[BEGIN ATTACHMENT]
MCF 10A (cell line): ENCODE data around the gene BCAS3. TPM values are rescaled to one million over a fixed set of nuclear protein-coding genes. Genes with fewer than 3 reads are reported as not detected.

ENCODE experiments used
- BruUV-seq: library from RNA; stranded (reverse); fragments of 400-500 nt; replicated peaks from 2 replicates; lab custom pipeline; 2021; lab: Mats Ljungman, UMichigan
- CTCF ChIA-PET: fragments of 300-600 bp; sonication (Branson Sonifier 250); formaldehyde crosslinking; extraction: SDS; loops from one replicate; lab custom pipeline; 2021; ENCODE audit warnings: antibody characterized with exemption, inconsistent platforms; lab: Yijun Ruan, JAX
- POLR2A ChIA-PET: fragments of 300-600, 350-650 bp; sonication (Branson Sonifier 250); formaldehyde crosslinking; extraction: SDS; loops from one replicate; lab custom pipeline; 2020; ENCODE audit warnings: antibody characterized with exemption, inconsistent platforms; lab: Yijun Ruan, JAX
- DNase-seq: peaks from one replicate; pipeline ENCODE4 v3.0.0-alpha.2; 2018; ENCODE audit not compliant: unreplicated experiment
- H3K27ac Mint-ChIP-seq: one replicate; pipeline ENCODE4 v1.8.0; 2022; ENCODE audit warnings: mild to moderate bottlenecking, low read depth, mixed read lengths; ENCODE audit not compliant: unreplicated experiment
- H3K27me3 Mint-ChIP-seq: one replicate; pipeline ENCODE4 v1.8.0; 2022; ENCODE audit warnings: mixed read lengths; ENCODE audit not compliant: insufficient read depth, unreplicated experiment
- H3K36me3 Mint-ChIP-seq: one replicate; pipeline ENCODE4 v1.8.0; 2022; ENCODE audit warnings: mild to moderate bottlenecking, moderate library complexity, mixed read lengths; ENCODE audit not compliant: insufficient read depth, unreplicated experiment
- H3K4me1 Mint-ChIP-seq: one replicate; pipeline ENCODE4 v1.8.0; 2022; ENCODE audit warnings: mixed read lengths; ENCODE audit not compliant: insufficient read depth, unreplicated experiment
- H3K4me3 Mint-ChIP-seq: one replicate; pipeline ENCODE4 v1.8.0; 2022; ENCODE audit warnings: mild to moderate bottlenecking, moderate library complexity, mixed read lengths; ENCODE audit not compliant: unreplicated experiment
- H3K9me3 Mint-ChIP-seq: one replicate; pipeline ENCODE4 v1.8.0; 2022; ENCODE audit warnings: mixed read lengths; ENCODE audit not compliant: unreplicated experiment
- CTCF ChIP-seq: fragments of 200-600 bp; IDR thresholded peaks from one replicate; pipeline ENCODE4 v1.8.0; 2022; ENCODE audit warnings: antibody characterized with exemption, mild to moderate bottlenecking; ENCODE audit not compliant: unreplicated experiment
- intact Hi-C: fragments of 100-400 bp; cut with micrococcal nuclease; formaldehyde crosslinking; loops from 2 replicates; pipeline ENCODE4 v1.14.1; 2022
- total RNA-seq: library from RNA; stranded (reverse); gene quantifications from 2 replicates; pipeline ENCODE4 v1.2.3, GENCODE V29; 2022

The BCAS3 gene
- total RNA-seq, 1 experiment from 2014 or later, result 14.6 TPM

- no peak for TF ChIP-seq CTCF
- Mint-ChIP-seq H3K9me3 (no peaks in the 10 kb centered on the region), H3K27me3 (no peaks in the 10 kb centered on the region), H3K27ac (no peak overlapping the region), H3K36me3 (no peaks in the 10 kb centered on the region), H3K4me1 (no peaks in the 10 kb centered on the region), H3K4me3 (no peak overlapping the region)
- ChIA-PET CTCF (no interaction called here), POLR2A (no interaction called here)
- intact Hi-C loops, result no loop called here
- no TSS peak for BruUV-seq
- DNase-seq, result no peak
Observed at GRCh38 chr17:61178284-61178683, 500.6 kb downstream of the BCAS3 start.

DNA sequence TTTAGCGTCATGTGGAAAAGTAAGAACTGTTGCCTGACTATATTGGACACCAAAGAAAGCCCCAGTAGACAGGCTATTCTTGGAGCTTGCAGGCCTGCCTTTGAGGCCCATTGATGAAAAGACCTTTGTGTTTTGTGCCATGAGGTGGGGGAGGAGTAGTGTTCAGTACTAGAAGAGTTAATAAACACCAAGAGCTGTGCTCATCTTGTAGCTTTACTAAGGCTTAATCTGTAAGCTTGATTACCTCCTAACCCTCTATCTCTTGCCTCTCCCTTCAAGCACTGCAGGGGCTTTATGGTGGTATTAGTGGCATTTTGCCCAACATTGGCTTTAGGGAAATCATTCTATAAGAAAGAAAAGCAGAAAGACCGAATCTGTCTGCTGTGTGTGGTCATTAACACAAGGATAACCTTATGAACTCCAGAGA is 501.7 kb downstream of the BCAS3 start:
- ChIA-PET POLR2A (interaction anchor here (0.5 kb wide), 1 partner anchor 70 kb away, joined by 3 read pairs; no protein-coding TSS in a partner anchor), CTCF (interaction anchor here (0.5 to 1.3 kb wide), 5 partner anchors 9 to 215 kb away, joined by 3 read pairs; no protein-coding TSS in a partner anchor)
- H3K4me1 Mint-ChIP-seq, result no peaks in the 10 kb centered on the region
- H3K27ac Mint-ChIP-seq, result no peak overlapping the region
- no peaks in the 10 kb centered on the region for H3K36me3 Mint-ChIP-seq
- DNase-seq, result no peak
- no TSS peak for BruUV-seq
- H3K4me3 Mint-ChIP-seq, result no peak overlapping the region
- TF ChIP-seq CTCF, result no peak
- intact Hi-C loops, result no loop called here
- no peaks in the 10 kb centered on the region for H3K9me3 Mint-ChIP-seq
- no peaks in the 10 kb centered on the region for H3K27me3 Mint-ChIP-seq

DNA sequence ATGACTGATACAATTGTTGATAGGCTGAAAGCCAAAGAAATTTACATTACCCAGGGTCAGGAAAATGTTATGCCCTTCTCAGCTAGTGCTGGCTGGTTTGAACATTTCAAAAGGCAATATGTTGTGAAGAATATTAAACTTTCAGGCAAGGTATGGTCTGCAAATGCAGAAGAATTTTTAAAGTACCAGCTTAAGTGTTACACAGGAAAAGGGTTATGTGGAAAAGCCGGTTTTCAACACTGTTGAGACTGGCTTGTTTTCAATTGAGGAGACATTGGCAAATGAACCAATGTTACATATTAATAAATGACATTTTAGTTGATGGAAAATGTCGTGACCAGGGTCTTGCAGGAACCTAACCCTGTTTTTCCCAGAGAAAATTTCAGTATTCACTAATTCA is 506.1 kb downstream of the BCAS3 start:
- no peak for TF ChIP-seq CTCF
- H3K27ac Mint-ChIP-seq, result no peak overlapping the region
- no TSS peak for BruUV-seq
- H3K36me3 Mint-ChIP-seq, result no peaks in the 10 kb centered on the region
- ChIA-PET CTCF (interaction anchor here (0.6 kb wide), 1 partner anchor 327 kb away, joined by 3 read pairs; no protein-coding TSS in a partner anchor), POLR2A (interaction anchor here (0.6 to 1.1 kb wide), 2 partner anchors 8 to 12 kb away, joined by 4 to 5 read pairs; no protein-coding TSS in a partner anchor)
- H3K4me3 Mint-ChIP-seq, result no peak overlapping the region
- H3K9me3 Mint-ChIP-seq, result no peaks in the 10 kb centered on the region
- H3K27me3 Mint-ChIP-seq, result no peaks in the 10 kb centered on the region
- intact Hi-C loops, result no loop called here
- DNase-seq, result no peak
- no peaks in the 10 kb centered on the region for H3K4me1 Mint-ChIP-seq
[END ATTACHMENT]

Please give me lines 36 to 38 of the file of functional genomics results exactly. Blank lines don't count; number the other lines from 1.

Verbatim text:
- no peaks in the 10 kb centered on the region for H3K27me3 Mint-ChIP-seq

DNA sequence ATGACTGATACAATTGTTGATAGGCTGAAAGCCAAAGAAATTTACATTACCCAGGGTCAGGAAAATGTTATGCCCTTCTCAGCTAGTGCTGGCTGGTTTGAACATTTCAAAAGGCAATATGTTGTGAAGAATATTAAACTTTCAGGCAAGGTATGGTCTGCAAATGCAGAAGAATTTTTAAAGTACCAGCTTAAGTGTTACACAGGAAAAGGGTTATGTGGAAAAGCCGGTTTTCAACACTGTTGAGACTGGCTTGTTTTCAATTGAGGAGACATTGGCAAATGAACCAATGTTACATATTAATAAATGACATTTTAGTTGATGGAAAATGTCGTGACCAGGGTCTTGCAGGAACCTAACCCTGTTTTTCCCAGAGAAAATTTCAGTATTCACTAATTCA is 506.1 kb downstream of the BCAS3 start:
- no peak for TF ChIP-seq CTCF